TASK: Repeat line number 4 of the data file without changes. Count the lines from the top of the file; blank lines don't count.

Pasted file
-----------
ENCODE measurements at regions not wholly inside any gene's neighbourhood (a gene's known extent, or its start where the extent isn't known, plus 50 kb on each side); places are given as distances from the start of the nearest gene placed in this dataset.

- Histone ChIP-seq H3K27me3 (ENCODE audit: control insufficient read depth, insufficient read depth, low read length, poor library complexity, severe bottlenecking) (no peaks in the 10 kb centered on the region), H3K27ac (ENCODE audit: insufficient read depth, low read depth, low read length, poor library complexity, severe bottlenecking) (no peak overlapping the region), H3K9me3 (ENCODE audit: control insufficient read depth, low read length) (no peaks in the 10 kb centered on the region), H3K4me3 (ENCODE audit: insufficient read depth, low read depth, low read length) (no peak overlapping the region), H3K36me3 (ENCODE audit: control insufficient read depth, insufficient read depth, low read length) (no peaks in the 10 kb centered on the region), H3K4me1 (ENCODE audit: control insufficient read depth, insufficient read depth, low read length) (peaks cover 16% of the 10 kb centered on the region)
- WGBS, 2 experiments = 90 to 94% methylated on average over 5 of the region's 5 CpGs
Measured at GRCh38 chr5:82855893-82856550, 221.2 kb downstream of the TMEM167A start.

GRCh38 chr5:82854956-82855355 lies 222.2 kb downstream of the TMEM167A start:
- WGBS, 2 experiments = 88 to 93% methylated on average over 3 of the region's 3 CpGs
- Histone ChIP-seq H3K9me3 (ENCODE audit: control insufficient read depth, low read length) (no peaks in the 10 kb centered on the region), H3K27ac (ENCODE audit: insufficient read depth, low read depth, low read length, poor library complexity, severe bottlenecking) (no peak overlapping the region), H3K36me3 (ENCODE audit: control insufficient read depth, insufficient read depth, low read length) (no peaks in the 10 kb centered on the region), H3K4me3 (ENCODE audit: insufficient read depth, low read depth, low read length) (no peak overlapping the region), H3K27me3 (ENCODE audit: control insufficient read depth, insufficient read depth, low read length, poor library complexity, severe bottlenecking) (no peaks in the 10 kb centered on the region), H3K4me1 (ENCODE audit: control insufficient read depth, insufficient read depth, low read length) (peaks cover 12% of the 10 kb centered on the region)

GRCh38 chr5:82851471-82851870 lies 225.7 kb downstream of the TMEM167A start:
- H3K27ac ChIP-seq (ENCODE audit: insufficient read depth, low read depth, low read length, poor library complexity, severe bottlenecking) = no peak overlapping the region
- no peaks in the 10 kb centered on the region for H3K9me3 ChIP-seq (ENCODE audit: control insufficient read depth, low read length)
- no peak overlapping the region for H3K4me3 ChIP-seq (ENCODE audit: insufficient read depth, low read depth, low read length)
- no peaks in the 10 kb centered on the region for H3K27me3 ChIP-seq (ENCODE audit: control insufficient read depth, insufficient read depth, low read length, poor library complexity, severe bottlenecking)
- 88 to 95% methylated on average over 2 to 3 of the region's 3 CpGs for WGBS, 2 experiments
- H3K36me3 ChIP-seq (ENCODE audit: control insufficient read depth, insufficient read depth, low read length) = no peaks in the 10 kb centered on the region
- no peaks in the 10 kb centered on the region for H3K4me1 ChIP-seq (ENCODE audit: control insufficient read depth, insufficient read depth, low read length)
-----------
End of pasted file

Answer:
Measured at GRCh38 chr5:82855893-82856550, 221.2 kb downstream of the TMEM167A start.